A long time ago I worked in south Brooklyn (Sheepshead Bay) in the back of a charity, in a small room that barely fit me and Theresa, a hardcore Italian-American. She was a great person, but had a harsh (typical Brooklyn) personality; she had a raspy voice and didn’t take BS from anyone; especially about “gravy” vs. “sauce”. If you’re thinking “gravy” is something brown you pour over steak, move on, you’re not ready for this.

Theresa explained that a tomato-based sauce without meat in it (like marinara), is “sauce.” If it contains meat, then it is not a “sauce” it’s “gravy.” So what is the premier gravy? Ragu.  (p.s. I do not agree with her assessment, this is sauce).  Also, this is another checkpoint, if you think I might be referring to the bottled sauce, you are on the wrong web site.

Seriuos Ragu 1

Ragu really refers to any type of meat sauce.  In Italy, there tends to be the southern, Neapolitan style, which is chunkier (whole meat pieces) and enriched in ways beyond just meat fat and cream (including, nuts, fruit, etc.); and the northern, Bolognese style, which typically has ground meat and may include cream.  My ragu is halfway between, it’s super rich, yet doesn’t include cream; it starts with whole pork bones, and finishes with ground meat.

Candele are Huge

We bought some incredible noodles in Astoria at an Italian market.  They’re called Candele, made by De Cecco.  They’re a super long (about 2.5 feet), hollow noodle, about 3/4-inch in diameter.  Originally we were planning to use them for the Vodka Sauce (last week), but Candele is meant to be served with a meat sauce, so we saved it for a hefty ragu. Both of us thought that it might just end up tasting like ziti because it’s a similar shape, but it doesn’t. The wider hole makes a pretty significant difference in bounce-back when you bite through. The pasta itself seems thicker too.

Candele Round End

A few tips for success with this insane pasta: it’s incredibly long. We didn’t even fit 60% into our tallest pot.  It’s just an impractical shape.  We were advised to break it up, but what fun would that be?  I cooked it about a minute on one side, then rotated it and started the other side.  I then slowly pushed the pieces in to the water as they softened.  It took about five minutes.  Most of the pieces didn’t break, but it was difficult.  Also, it’s a hearty noodle, so make sure to use a lot of salt in the water. Once it’s cooked, make sure to drain very carefully. These long straw-shaped (looks kind like bubble tea straws) noodles can potentially store a ton of water inside each tube.

Lon’s Ragu
~8 servings


  • 2 tbsp. Vegetable Oil
  • 2.35 lb. Pork Bones (two bones, I think femurs, cut into pieces)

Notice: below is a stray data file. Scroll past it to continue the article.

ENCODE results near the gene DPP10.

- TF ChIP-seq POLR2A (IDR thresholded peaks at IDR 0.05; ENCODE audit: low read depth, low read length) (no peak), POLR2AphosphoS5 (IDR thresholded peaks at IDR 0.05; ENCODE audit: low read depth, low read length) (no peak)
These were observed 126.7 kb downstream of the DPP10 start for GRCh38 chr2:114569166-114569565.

• 2 large Yellow Onions, sliced
  • 1 lb. Ground Beef (85% lean)
  • 6.5 oz Sweet Italian Sausage (two links, casing removed)
  • 1 bulb Garlic, peeled and smashed
  • 2 tsp. Red Pepper
  • 1 tsp. Hot Hungarian Paprika
  • 1 (12 oz) can Tomato Paste
  • 1/2 cup Red Wine (we used Cabernet Sauvignon)
  • 1 (28 oz) can Peeled Tomatoes with Basil
  • 1 (28 oz) can Crushed Tomatoes with Basil
  • fresh or dried herbs (parsley, oregano, basil) to taste (optional)
  • extra virgin olive oil to drizzle (optional)
  • Kosher Salt and freshly ground Black Pepper


1. In a large dutch oven, heat vegetable oil and brown pork bones over medium-low heat, at least 20 minutes.  Add onions and season liberally with kosher salt.  Continue cooking for at least another 10 minutes, until onions are brown and soft.  Remove bones and onions to a bowl and set aside.

2. Increase heat to medium-high and add beef and sausage, season with kosher salt and plenty of black pepper.  Break up the meat into small pieces as it sautes.  Add garlic, red pepper, and paprika, and continue to cook until no pink is visible.  Remove to the bowl with bones and onions. Set aside.

3. Reduce heat to medium-low and add tomato paste.  Caramelize until paste turns dark red, almost brown (like a dark brick).  Keep stirring to avoid burning.  Deglaze the pot with wine, stirring and scraping fond from bottom of pot.  Add crushed tomatoes and peeled tomatoes (I like to hand crush the peeled tomatoes as they fall in).  Stir to combine everything well.  Return all reserved meat, bones, onions, etc. to the pot.  Stir again.  Cover loosely (to allow heat to escape) and set over lowest heat.

4. Simmer for two hours, stirring every 20 minutes to avoid burning.

Candele with Serious Ragu

5. Check seasoning. Add herbs to taste.  Serve with a hearty noodle. Drizzle with extra virgin olive oil.

posted by Lon at 02:34 PM Filed under Italian, Recipes. You can follow any responses to this entry through the RSS 2.0 feed. Both comments and pings are currently closed.